Thursday, 30 January 2020
Whatever the outcome of tomorrow’s extraordinary meeting of Armidale Regional Council, one thing is for certain – our Councillors need to put their differences aside, pull together and work as a united team for the betterment of our region.
By their recent behaviour, people could be forgiven for believing they’re actually a loose confederation of warring tribes, petulantly and publicly sniping at each other, rather than maturely confronting some of the very real and serious issues our region is facing.
The community is frustrated, verging on angry, because we’ve seen this show played out before within previous councils – and it wasn’t particularly entertaining or helpful then.
With a raft of critical issues at the moment, such as water security, drought, bushfire recovery and the need for strong economic development, we need a united council now more than ever before.
Division is death in any organisation, especially in local government where we – the ratepayers and residents – look to our council to provide clear direction and good civic leadership.
I know only too well how a strong cohesive council can help drive a community and region forward, giving locals and would-be locals confidence to invest, relocate and support their community and their vision for the future. Likewise, a divided and rudderless council inspires nothing but negatively, which permeates and infects an entire community, like the spread of a cancer, killing off development, innovation and hope.
Having been in the shoes of our Councillors for almost nine years, albeit around a different council table, I know it’s not possible for everyone to be great mates, but every single Councillor has an obligation and duty to the community to rise to the challenge, put aside any petty or personal differences with their colleagues and get on with the important job they have. Together, they must put all their shoulders to the one wheel, for us.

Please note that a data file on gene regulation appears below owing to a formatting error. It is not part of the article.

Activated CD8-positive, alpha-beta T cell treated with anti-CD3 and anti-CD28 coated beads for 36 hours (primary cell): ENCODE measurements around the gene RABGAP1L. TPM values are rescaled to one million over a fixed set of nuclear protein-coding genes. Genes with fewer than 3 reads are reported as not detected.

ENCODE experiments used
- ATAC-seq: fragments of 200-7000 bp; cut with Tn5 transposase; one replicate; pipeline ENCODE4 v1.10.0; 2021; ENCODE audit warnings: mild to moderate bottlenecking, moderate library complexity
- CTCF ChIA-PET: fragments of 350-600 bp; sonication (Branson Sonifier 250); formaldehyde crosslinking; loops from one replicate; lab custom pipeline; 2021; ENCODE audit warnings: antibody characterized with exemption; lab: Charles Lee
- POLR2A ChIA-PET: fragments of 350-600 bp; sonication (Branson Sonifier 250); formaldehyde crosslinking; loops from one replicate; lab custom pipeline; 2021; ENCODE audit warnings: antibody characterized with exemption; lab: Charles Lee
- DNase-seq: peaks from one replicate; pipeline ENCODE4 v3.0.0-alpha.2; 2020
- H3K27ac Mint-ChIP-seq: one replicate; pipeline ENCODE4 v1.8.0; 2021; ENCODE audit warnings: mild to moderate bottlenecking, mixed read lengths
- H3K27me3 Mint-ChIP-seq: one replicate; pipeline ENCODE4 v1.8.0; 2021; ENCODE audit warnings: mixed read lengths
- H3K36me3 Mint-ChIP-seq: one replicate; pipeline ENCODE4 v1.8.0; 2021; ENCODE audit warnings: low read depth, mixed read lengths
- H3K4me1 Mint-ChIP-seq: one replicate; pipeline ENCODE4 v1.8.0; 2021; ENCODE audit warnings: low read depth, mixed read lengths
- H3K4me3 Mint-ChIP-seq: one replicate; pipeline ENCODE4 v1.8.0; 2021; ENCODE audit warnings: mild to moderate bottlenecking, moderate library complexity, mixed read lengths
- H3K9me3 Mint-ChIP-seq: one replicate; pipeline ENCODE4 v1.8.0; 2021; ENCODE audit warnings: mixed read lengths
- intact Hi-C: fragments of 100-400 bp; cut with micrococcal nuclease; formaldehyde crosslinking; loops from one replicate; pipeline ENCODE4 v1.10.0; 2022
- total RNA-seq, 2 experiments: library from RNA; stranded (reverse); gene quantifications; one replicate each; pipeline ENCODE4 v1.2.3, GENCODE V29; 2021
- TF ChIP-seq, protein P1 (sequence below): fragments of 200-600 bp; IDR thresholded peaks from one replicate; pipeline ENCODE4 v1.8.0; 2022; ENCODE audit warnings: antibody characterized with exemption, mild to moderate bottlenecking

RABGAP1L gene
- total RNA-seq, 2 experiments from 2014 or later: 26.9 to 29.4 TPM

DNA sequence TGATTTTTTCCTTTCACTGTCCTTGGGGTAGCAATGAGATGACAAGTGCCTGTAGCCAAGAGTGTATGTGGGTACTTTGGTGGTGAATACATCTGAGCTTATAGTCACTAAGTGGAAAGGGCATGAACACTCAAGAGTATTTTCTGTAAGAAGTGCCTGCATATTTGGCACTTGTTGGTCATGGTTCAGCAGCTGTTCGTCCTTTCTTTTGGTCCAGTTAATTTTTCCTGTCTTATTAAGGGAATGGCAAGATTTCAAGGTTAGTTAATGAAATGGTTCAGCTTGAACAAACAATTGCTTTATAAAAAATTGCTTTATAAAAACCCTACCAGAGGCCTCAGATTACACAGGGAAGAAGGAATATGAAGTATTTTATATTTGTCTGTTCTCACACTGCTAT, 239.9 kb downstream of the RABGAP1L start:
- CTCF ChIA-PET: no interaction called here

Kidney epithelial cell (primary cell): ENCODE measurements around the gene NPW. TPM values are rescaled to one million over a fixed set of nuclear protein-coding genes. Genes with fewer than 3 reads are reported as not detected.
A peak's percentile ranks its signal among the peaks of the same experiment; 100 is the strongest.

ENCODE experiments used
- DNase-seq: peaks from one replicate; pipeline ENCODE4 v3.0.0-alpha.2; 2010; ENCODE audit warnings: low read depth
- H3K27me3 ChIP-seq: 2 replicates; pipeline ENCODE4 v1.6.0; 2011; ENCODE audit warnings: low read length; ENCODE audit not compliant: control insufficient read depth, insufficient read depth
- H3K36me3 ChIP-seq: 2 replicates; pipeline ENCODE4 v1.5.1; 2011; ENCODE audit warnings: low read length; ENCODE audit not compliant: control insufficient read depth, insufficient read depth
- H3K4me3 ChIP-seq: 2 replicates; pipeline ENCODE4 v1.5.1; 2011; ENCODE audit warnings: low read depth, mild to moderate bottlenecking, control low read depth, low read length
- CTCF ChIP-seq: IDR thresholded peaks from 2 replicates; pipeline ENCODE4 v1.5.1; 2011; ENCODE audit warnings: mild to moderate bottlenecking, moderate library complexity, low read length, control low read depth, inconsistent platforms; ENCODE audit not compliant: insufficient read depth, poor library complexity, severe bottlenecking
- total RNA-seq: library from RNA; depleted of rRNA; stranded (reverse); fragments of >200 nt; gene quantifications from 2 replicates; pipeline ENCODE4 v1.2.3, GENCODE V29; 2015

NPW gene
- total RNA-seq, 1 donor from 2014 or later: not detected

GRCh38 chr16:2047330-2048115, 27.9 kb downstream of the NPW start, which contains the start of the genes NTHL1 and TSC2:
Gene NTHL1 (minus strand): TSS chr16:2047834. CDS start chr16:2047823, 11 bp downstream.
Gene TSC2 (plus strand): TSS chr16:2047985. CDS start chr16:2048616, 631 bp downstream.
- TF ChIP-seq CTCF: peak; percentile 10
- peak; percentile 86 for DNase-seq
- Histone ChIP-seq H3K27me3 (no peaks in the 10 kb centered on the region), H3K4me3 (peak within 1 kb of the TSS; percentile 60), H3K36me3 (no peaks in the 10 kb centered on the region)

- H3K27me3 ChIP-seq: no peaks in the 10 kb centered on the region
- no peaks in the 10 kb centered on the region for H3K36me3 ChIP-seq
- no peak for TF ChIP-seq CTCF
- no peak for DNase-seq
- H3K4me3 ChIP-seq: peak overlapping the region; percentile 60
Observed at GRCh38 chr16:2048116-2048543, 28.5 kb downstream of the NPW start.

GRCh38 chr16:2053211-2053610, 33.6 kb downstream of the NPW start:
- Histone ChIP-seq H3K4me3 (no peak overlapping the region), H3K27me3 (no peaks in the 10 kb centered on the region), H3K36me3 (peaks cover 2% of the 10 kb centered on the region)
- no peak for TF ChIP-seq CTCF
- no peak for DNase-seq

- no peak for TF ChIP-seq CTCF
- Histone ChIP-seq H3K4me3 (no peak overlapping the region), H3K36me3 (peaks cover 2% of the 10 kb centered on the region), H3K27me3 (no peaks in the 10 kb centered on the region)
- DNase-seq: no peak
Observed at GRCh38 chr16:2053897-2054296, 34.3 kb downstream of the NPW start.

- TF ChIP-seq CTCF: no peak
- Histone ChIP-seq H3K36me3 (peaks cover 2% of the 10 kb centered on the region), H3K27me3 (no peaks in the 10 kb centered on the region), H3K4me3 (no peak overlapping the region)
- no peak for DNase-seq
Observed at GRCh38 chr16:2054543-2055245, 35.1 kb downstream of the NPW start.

Whatever your view on the performance of the incumbent Mayor, it’s a sad reflection on the health of the council that relationships between Councillors have deteriorated to the point where motions such as a ‘no confidence’ will be debated.
Particularly a motion which, by the signatories’ own admission, has no lawful or practical effect. That means that even if the motion is passed tomorrow, the Mayor will remain the Mayor. Go figure.
So, the message is clear and hopefully heeded by our Councillors – grow up, put your differences aside, put your focus where it should be, on the community, and get on with the job you were elected to do.
Like all of us in public office, you’re accountable to, and judged by, the community on what you collectively do – and judgement day is coming soon.